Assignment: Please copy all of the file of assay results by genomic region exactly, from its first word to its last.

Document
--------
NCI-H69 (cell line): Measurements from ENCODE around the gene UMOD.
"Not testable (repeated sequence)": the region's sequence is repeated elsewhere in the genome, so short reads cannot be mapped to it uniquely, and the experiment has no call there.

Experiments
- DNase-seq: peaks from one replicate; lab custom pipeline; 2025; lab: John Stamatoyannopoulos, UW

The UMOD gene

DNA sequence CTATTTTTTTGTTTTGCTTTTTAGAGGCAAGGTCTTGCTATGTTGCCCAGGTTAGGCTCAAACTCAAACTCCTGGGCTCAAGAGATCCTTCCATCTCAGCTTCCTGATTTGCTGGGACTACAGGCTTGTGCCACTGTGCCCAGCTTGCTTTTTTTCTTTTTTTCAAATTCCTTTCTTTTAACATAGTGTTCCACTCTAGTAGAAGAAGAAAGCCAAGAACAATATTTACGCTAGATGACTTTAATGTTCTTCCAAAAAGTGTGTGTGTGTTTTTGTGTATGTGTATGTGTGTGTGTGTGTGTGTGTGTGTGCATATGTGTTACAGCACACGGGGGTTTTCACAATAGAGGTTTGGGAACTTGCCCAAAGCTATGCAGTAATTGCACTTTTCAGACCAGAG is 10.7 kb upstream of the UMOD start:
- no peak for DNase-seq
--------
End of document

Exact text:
NCI-H69 (cell line): Measurements from ENCODE around the gene UMOD.
"Not testable (repeated sequence)": the region's sequence is repeated elsewhere in the genome, so short reads cannot be mapped to it uniquely, and the experiment has no call there.

Experiments
- DNase-seq: peaks from one replicate; lab custom pipeline; 2025; lab: John Stamatoyannopoulos, UW

The UMOD gene

DNA sequence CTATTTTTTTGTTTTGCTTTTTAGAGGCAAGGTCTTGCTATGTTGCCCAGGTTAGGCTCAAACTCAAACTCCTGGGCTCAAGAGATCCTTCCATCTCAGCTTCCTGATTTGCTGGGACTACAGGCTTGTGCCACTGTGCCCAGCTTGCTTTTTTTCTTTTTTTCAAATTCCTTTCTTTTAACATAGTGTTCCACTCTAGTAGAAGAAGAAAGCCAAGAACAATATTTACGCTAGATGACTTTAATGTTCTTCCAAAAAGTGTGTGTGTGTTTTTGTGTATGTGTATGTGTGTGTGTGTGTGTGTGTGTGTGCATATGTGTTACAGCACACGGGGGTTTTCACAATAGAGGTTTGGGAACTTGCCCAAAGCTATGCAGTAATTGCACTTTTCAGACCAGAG is 10.7 kb upstream of the UMOD start:
- no peak for DNase-seq